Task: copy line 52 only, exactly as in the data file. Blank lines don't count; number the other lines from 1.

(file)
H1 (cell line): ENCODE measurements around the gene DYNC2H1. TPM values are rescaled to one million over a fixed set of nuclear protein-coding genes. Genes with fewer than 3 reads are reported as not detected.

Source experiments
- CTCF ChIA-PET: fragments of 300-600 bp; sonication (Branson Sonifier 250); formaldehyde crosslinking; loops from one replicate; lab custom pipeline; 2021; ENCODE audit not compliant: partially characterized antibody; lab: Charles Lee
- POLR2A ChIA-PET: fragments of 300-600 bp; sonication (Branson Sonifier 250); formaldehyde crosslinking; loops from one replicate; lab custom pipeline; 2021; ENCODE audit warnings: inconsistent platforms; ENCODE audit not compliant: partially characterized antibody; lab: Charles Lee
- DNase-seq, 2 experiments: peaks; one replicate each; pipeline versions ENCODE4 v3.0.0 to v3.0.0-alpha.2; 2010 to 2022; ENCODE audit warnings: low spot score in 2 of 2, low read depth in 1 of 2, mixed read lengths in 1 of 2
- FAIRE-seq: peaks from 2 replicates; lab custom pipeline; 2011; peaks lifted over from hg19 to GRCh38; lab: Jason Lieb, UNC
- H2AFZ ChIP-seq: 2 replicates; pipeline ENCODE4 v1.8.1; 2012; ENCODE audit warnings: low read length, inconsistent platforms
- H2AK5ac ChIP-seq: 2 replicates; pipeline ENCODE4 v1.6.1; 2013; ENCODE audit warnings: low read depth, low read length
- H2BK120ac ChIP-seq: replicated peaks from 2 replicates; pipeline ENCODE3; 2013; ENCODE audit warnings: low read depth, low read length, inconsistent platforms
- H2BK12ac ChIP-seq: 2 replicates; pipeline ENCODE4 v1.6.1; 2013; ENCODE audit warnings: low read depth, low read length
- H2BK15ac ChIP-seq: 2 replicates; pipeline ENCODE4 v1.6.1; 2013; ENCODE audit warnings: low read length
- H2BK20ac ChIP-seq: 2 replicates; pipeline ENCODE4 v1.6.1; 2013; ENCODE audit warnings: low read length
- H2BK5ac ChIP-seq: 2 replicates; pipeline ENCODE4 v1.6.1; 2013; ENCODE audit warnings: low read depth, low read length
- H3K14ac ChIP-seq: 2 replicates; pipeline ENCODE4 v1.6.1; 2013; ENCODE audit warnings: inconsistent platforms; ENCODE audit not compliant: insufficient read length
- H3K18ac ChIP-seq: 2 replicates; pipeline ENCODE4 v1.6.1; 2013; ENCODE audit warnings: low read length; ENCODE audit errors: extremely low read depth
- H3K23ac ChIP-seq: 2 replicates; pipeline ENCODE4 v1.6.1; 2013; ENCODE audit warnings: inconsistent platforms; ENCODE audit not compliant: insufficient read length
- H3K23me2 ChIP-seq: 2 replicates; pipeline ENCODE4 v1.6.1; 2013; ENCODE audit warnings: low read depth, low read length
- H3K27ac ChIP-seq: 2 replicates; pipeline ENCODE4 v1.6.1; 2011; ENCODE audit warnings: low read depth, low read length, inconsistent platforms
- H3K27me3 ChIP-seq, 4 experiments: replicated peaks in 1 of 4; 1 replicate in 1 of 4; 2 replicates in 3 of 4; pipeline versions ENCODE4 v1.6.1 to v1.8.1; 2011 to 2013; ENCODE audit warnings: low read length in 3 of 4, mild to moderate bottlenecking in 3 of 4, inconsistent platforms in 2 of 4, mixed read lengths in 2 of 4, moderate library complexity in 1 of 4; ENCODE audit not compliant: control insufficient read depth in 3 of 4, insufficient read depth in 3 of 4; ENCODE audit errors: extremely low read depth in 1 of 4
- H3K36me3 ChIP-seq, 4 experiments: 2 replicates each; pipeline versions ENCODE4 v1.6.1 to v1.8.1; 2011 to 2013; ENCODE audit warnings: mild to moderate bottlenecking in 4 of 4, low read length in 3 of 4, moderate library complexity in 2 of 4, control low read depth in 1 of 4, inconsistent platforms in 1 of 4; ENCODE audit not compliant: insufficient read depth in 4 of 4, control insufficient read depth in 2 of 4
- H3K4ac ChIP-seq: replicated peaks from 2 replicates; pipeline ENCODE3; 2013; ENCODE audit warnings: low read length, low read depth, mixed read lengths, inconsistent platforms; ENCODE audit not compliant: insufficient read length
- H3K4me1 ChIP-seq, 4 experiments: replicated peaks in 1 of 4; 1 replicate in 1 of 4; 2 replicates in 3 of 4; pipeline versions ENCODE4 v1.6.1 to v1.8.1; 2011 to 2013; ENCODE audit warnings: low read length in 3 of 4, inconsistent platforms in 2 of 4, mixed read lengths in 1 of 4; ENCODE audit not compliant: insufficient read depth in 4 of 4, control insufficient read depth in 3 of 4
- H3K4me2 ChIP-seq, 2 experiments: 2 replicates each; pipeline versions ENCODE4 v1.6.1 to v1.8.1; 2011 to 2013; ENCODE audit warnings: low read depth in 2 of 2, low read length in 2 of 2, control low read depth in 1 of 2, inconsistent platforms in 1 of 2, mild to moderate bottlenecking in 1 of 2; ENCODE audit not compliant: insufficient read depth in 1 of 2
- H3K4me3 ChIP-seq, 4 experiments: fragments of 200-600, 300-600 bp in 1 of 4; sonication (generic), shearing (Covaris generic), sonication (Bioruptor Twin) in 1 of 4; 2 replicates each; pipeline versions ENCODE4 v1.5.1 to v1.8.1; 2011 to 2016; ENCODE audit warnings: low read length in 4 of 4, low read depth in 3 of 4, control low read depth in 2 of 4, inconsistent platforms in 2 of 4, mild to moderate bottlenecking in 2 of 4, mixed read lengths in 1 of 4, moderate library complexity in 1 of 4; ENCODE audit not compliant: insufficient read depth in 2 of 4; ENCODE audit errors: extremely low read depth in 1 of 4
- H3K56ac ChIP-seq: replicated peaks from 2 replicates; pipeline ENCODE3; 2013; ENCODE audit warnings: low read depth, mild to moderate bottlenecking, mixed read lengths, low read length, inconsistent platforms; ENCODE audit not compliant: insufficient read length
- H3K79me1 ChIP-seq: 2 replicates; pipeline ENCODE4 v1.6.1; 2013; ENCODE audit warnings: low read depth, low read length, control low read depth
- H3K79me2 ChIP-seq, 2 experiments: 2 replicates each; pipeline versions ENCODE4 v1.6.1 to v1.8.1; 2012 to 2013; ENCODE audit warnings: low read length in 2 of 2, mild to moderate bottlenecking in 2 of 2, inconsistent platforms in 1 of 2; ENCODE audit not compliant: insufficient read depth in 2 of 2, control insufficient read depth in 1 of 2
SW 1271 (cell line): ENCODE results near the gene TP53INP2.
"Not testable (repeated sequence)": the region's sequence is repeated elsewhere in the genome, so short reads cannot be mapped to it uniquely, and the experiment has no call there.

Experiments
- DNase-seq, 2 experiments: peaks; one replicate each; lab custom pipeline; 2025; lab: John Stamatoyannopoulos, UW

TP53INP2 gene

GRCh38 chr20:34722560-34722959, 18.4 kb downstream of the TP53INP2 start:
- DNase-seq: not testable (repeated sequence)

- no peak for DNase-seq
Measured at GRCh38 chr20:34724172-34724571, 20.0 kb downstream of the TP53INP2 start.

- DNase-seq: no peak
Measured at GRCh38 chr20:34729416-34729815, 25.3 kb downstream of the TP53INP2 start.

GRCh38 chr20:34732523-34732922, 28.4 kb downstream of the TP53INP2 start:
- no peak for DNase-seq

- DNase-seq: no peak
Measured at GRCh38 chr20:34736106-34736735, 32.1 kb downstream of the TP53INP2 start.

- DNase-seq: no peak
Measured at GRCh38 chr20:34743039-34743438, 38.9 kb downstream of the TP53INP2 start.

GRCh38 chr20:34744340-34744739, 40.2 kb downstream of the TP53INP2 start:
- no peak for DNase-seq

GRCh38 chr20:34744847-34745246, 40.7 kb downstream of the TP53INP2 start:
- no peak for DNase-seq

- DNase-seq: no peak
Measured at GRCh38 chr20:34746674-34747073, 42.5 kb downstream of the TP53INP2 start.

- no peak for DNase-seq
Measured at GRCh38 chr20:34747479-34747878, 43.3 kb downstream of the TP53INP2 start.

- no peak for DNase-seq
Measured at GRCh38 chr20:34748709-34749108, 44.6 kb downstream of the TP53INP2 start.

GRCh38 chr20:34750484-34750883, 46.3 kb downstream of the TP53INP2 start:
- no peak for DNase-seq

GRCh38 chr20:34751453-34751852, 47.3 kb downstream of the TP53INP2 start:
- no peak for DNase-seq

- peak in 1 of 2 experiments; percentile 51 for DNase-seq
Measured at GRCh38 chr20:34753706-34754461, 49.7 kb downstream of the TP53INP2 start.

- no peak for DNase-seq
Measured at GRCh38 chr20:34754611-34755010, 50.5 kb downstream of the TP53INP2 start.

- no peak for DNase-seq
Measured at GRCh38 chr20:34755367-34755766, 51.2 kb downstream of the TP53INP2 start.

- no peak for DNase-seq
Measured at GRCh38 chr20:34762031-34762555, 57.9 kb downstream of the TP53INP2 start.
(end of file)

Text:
Measured at GRCh38 chr20:34747479-34747878, 43.3 kb downstream of the TP53INP2 start.